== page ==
Scientists Say the ‘Soul’ Does Not Die, it ‘Returns to the Universe’
Discovery of quantum vibrations in ‘microtubules’ inside brain neurons supports controversial theory of consciousness.
According to two leading scientists, the human brain is a biological computer, and human consciousness is just a software program that is activated by the ‘bio quantum computer’ inside the brain.
Furthermore, it continues to exist even after death.
Researchers say that after people die, the soul returns to the cosmos, it does not die.
But let’s stop there for a minute and get back to basics.
If you ask scientists about the soul, they’ll most likely tell you that debate whether the soul exists and whether It is an immortal essence has caused debate for centuries among universal thinkers.
The soul’s enigmatic and elusive nature has eluded understanding despite different scientific areas trying to study it.
However, now a group of scientists believes they’ve come to a step closer to understanding the mysterious nature of the human consciousness and the soul and say that it does not die, but it returns to the universe.
All of this sounds like science fiction; where’s the evidence?
Twenty-three years ago, in 1996, Stuart Hameroff, an American Physicist, and Emeritus in the Department of Anesthesiology and Psychology, and Sir Roger Penrose, a mathematical physicist at Oxford University worked on a theory dubbed the Quantum Theory of Consciousness. It could indicate that the human soul is real, and it is contained in microtubules of the brain cells.
Speaking to the Science Channel’s ‘Through the Wormhole’ documentary, Dr. Hameroff said:
“Let’s say the heart stops beating, the blood stops flowing; the microtubules lose their quantum state. The quantum information within the microtubules is not destroyed, it can’t be destroyed, and it just distributes and dissipates to the universe at large.”
“If the patient is resuscitated, revived, this quantum information can go back into the microtubules, and the patient says ‘I had a near-death experience.’ If they’re not revived, and the patient dies, it’s possible that this quantum information can exist outside the body, perhaps indefinitely, as a soul.”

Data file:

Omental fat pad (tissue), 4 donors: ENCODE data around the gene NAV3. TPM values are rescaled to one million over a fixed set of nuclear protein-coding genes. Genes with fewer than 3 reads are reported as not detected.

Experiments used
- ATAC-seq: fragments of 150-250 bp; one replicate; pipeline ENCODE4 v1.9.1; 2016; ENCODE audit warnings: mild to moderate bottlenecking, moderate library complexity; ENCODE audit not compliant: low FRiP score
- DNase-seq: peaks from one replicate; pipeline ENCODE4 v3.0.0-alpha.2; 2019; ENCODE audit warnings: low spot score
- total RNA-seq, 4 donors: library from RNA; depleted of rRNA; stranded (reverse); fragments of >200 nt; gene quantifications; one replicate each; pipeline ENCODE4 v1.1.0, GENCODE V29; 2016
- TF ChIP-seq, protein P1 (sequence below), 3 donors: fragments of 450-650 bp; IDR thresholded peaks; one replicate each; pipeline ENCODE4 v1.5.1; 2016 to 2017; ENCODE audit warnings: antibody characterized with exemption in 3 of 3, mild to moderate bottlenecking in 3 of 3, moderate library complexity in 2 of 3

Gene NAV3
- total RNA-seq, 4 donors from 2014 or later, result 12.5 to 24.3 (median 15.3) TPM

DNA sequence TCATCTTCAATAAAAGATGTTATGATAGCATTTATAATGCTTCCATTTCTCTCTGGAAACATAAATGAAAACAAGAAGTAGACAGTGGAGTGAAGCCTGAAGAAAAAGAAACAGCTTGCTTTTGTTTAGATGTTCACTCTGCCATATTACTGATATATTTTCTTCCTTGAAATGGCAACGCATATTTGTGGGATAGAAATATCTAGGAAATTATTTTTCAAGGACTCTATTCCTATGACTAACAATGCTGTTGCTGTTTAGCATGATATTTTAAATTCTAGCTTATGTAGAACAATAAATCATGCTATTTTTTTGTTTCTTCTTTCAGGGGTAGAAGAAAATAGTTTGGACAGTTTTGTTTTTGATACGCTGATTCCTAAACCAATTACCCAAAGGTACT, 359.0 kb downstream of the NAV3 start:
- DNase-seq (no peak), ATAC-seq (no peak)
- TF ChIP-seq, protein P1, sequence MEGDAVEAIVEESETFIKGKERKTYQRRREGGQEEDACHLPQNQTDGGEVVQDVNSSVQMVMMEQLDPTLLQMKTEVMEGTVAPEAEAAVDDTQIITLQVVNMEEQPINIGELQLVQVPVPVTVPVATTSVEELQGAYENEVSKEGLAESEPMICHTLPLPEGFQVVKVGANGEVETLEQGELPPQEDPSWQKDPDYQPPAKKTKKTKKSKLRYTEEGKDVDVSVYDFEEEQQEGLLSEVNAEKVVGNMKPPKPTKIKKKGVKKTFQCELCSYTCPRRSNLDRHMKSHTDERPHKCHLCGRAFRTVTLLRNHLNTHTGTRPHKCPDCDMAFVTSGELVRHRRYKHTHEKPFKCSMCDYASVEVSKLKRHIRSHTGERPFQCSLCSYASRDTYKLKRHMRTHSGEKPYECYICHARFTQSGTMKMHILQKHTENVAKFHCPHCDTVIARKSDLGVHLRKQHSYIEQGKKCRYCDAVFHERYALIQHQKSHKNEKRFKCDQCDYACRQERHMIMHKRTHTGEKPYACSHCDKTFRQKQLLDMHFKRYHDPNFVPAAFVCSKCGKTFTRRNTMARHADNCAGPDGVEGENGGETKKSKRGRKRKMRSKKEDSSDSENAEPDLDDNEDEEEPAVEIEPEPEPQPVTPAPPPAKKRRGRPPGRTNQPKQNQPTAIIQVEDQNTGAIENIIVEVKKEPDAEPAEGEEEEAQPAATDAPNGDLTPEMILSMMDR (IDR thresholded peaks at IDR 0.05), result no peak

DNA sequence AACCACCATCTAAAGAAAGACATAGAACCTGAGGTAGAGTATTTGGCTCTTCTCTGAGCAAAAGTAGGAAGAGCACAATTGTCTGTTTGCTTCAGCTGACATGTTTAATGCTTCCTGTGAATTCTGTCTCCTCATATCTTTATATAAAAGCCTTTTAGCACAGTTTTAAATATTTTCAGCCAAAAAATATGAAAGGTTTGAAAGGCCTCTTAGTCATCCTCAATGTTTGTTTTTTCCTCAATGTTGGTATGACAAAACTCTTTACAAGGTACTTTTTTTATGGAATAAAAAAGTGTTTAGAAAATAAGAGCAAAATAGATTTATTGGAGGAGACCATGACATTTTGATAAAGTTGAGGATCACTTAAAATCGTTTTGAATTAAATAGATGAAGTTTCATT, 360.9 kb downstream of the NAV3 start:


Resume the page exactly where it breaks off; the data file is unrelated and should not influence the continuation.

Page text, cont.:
Everything Hameroff and Penrose have proposed is based on a quantum theory of consciousness, which holds that the essence of our soul is contained inside structures called microtubules within brain cells.
According to Hameroff and Penrose, the human brain is a biological computer, and consciousness can be translated to something like a program that is run by the quantum computer inside the brain. Interestingly, they argue that this program can continue to function even after biological death.
The scientists further say that what humans understand as consciousness is actually the result of the effects of quantum gravity within the so-called microtubules.
This process is named after the two scientists as “Orchestrated Objective Reduction” (Orch-OR).
Their theory argues that when people go through a phase referred to as ‘clinical death,’ the microtubules located within the brain lose their quantum state. However, they maintain the information contained within them.
“The origin of consciousness reflects our place in the universe, the nature of our existence. Did consciousness evolve from complex computations among brain neurons, as most scientists assert? Or has consciousness, in some sense, been here all along, as spiritual approaches maintain?” ask Hameroff and Penrose in the current review.
“This opens a potential Pandora’s Box, but our theory accommodates both these views, suggesting consciousness derives from quantum vibrations in microtubules, protein polymers inside brain neurons, which both govern neuronal and synaptic function, and connect brain processes to self-organizing processes in the fine-scale, ‘proto-conscious’ quantum structure of reality.”
After 20 years of skeptical criticism, “the evidence now clearly supports Orch OR,” continue Hameroff and Penrose. “Our new paper updates the evidence, clarifies Orch OR quantum bits, or “qubits,” as helical pathways in microtubule lattices, rebuts critics, and reviews 20 testable predictions of Orch OR published in 1998 — of these, six are confirmed, and none refuted.”
Lead author Stuart Hameroff concludes, “Orch OR is the most rigorous, comprehensive and successfully-tested theory of consciousness ever put forth. From a practical standpoint, treating brain microtubule vibrations could benefit a host of mental, neurological, and cognitive conditions.”